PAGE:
Sustainable Event Management
| Individual Essay 1. 0 Sustainable events are only possible when they are small and localised. Discuss, using examples. Sustainable events are described as those which meet the needs of the present without compromising the ability of future generations to meet their own needs (IISD 2012). When developing sustainable events, planners need to view the event as a whole and how each part interacts and affects another and also need to take into consideration the effects that the event may have on the environment.
Sustainable events are not limited to being only small and localised; in some instances it may be easier to focus on the sustainability of a smaller event as it can be easier to take a holistic approach to a smaller scale event, however as is often the case, larger scale events generally have better knowledge and resources in order to become more sustainable, and many small events can be relatively unsustainable simply because there is a lack of pressure on these events to be mindful of the external environment.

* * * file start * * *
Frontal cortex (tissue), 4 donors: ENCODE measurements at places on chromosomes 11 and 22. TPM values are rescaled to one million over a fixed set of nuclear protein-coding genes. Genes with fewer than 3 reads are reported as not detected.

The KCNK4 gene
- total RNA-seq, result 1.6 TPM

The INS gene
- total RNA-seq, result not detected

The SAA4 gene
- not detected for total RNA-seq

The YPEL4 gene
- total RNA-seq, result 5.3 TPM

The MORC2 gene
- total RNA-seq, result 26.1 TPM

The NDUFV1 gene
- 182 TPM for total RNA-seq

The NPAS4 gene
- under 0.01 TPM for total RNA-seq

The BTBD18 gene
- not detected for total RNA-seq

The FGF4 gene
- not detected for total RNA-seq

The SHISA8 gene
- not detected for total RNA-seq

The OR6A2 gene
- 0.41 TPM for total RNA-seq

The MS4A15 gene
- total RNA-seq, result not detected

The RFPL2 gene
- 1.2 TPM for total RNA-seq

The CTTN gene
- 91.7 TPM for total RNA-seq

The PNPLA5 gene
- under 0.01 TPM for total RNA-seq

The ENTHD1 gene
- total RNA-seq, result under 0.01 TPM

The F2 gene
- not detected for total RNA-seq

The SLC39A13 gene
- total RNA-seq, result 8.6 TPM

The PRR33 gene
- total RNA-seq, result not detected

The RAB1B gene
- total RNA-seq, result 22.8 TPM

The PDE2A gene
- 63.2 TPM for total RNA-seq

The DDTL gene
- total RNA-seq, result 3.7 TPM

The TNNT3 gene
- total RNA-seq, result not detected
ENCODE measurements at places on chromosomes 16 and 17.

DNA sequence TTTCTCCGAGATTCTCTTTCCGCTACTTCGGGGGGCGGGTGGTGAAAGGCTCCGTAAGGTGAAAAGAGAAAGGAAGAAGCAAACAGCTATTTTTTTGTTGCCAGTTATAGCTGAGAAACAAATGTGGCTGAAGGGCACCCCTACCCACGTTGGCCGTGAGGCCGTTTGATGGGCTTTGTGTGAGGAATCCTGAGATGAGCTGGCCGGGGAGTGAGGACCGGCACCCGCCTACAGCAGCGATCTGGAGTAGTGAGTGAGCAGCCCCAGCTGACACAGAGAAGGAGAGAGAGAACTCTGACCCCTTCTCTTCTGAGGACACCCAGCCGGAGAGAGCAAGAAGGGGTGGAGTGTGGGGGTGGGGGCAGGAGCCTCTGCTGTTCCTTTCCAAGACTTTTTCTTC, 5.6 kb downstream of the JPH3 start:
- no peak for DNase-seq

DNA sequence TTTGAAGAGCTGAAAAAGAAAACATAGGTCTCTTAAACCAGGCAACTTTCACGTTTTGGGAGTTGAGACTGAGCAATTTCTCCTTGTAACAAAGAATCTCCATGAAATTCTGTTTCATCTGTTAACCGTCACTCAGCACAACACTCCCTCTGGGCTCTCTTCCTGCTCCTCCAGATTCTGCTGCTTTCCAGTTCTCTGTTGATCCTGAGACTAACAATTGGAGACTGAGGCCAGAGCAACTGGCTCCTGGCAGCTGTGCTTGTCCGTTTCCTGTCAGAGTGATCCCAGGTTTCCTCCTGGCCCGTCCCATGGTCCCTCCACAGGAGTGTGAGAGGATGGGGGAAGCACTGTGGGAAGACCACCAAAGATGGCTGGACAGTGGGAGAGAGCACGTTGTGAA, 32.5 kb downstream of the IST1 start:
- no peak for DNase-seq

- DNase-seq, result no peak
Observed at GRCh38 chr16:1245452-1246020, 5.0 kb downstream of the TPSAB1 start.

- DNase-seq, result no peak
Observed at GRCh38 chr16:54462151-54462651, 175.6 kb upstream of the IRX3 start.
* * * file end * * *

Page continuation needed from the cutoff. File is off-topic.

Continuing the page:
There are a number of components which need to be taken into account when developing a sustainable event. These components will form the basis of the reasons why larger scale events can also be sustainable and how smaller events can sometimes be unsustainable by means of comparison of two appropriate events. The London 2012 Olympics were held from July 27 – August 12 2012 and comprised 204 competing countries with over 10,000 athletes competing (Clark and Heseltine 2012).
The Summer Olympics are arguably the best known events series internationally, being held every four years with successful host countries being chosen several years prior to the games themselves. With a successful committee of event developers known as the International Olympics Committee (IOC), planning for the event begins some ten years before the commencement of the games in which extensive research of the best possible location and use of resources is undergone in order to reach the best outcome from many perspectives. The 2012 London Olympics had a particular focus on sustainability.
Motorvation is an annual motor event which is held at the Perth Motorplex and comprises a series of car-related events such as burnout competitions, horsepower competitions and sound-off competitions for local car lovers to show off what they are most proud of. The event is held over three days and attracts around 10,000 people from the local area within this time. Planning for the event is minimal as in most cases the same structure is used each year with the major difference being the cars involved and the line-up of these events (Motorvation 2012).